Figure 6.

CB1 cannabinoid receptor signaling regulates the generation of Tbr2+ basal progenitors via mTORC1 signaling. (A and B) WT cortices were electroporated ex vivo at E14.5 with siCB1 or siControl and pCAG-GFP, after 1 day in vitro (DIV), treated with HU-210 (1 μM) or vehicle. pS6+ cells (blue) were quantified within the PCNA+ (red) transfected (GFP+) cell population after 2 DIV. Results are represented as the pS6+PCNA+GFP+ cells/total PCNA+GFP+ cells normalized to the corresponding vehicle-treated slices. (C and D) In utero electroporation of siControl or siCB1 and pCAG-GFP was performed at E13.5 and pS6+ (red) cells were quantified at E16.5 in the ventricular zone (VZ) within the GFP+ electroporated cell population. Empty arrowheads indicate double-positive cells, white arrows point GFP-only cells. n=3 embryos from at least 2 different litters per condition. (E and F) Cortical organotypic cultures from E14.5-WT embryonic brains were exposed for 48 h to vehicle or HU-210, alone or combined with rapamycin (1 μM). Tbr2+ cells (red) were quantified and referred to total cell number in VZ/SVZ. Results are represented as the Tbr2+ cell ratio normalized to vehicle-treated slices. Representative immunofluorescence images are shown. Scale bars: A, C, and E, 25 μm. Results correspond to 4 independent experiments. a.u., arbitrary units. *P < 0.05; **P < 0.01 versus vehicle-treated or control siRNA-electroporated slices.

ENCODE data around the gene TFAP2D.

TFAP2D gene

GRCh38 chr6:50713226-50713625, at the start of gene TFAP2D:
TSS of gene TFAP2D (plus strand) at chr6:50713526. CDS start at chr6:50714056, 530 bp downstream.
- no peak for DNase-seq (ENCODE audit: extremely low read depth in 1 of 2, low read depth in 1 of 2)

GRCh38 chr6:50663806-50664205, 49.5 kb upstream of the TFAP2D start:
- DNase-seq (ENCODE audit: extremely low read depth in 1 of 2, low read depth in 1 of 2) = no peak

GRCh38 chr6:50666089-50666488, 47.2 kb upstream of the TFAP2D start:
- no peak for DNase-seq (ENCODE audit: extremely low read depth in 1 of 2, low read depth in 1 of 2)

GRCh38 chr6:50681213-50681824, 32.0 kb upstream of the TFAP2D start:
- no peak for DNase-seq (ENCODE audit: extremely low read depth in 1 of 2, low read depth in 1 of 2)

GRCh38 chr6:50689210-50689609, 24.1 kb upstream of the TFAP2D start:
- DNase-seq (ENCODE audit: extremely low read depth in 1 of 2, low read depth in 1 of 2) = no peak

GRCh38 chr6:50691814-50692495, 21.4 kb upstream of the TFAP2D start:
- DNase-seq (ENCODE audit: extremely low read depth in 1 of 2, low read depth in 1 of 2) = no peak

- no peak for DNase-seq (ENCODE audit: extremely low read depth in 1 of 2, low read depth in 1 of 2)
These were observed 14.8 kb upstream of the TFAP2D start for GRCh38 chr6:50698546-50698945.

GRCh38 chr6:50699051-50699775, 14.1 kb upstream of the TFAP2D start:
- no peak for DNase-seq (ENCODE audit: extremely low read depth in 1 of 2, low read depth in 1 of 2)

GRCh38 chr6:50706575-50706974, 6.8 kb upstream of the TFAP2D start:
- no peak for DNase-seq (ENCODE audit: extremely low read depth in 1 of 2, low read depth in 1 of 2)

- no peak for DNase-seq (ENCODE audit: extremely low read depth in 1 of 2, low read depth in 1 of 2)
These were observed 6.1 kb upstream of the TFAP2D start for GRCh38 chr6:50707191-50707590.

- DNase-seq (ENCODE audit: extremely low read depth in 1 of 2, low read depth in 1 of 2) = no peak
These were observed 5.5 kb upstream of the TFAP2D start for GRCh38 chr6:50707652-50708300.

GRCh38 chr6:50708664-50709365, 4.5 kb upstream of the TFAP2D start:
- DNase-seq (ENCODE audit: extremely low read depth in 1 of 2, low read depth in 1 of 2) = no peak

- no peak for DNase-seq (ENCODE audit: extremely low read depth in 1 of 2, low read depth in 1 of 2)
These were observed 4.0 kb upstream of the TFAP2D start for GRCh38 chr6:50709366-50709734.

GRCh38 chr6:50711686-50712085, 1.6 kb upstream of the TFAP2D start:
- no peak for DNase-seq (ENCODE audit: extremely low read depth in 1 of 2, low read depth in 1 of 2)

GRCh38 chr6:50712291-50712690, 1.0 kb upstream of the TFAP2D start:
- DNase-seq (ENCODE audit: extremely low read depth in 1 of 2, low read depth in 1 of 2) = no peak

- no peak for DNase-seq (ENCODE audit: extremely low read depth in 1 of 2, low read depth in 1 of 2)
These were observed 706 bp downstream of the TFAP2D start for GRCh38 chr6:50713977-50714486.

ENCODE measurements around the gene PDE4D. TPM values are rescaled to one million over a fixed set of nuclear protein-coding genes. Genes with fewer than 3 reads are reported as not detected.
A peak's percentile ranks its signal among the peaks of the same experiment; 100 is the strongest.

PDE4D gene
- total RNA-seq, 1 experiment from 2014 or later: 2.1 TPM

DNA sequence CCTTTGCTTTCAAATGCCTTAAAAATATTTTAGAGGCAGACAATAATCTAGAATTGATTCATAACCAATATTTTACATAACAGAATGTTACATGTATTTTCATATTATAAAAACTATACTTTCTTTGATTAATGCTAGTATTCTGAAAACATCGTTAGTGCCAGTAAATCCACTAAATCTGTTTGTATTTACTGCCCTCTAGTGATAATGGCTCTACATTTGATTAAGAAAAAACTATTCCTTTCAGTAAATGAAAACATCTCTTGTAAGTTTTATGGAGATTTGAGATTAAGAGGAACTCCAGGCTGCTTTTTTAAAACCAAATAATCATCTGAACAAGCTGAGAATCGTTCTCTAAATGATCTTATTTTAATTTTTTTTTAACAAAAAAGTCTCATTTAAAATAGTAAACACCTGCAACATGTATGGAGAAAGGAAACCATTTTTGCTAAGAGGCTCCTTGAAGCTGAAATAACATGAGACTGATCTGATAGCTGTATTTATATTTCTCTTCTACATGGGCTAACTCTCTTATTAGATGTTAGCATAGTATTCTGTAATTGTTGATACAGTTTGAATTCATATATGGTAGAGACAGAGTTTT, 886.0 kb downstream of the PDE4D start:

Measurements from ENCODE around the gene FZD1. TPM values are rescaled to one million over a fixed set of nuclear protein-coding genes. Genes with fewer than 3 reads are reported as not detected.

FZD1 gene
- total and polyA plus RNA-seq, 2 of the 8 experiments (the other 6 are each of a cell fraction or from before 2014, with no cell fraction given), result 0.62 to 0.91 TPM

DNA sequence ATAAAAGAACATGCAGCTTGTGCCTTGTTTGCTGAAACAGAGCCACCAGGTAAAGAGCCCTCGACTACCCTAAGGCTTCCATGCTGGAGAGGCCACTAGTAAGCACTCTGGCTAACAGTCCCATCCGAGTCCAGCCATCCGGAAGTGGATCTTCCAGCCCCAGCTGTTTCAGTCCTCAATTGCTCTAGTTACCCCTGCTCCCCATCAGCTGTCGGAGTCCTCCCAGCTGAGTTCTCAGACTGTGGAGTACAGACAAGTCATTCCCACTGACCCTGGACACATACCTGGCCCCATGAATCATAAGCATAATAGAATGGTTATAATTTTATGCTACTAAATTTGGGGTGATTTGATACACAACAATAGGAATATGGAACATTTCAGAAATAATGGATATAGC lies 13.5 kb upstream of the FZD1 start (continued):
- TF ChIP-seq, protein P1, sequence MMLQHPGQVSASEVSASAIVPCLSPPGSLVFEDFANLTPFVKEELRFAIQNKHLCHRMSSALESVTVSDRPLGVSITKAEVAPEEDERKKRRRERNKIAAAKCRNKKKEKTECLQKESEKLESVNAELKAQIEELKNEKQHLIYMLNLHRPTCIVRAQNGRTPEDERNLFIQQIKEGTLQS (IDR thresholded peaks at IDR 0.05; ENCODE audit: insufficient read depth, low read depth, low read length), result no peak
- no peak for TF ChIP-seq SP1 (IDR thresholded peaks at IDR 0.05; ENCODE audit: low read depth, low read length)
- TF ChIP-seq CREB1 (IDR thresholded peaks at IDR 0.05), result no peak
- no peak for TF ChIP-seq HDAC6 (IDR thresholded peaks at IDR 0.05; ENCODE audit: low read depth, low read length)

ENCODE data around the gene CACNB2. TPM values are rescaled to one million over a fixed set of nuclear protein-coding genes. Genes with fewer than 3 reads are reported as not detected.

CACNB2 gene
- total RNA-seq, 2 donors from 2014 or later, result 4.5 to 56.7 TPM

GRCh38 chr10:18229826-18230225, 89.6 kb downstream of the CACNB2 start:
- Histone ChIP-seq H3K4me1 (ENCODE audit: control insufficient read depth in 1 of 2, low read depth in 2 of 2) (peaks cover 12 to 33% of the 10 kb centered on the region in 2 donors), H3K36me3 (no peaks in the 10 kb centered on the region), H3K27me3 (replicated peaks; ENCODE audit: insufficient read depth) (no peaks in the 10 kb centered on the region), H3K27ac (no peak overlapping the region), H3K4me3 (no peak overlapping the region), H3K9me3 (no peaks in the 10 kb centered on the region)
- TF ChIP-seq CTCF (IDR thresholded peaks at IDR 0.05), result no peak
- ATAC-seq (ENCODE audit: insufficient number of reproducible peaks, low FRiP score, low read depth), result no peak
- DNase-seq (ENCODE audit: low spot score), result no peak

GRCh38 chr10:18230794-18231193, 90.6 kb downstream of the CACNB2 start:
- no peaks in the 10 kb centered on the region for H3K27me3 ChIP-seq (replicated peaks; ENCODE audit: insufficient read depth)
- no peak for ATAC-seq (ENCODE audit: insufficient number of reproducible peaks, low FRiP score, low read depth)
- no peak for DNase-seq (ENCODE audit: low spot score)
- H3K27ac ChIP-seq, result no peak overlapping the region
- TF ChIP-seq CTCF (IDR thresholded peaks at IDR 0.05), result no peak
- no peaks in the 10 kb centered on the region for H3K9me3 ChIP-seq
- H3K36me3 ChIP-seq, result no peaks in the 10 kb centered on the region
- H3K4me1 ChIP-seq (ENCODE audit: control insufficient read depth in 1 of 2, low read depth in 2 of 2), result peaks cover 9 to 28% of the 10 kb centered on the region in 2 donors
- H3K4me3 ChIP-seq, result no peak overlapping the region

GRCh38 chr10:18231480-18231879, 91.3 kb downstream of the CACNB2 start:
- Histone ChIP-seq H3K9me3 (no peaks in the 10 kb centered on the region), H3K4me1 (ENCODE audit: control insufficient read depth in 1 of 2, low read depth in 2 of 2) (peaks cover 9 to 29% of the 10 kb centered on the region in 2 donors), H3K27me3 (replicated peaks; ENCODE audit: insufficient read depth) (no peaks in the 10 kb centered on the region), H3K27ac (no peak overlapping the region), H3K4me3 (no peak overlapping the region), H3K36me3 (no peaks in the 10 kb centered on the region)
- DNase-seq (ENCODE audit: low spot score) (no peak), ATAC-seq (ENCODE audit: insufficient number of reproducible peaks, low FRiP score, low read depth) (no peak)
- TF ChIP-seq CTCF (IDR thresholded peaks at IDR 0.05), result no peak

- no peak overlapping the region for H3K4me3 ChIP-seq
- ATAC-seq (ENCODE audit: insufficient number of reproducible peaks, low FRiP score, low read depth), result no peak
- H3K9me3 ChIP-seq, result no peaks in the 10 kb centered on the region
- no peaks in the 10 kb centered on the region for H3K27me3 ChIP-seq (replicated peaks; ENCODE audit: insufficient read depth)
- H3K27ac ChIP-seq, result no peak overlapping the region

Figure 6.

CB1 cannabinoid receptor signaling regulates the generation of Tbr2+ basal progenitors via mTORC1 signaling. (A and B) WT cortices were electroporated ex vivo at E14.5 with siCB1 or siControl and pCAG-GFP, after 1 day in vitro (DIV), treated with HU-210 (1 μM) or vehicle. pS6+ cells (blue) were quantified within the PCNA+ (red) transfected (GFP+) cell population after 2 DIV. Results are represented as the pS6+PCNA+GFP+ cells/total PCNA+GFP+ cells normalized to the corresponding vehicle-treated slices. (C and D) In utero electroporation of siControl or siCB1 and pCAG-GFP was performed at E13.5 and pS6+ (red) cells were quantified at E16.5 in the ventricular zone (VZ) within the GFP+ electroporated cell population. Empty arrowheads indicate double-positive cells, white arrows point GFP-only cells. n=3 embryos from at least 2 different litters per condition. (E and F) Cortical organotypic cultures from E14.5-WT embryonic brains were exposed for 48 h to vehicle or HU-210, alone or combined with rapamycin (1 μM). Tbr2+ cells (red) were quantified and referred to total cell number in VZ/SVZ. Results are represented as the Tbr2+ cell ratio normalized to vehicle-treated slices. Representative immunofluorescence images are shown. Scale bars: A, C, and E, 25 μm. Results correspond to 4 independent experiments. a.u., arbitrary units. *P < 0.05; **P < 0.01 versus vehicle-treated or control siRNA-electroporated slices.

The CB1 Cannabinoid Receptor Drives Tbr2 Expression Through the Stimulation of Pax6 Transcriptional Activity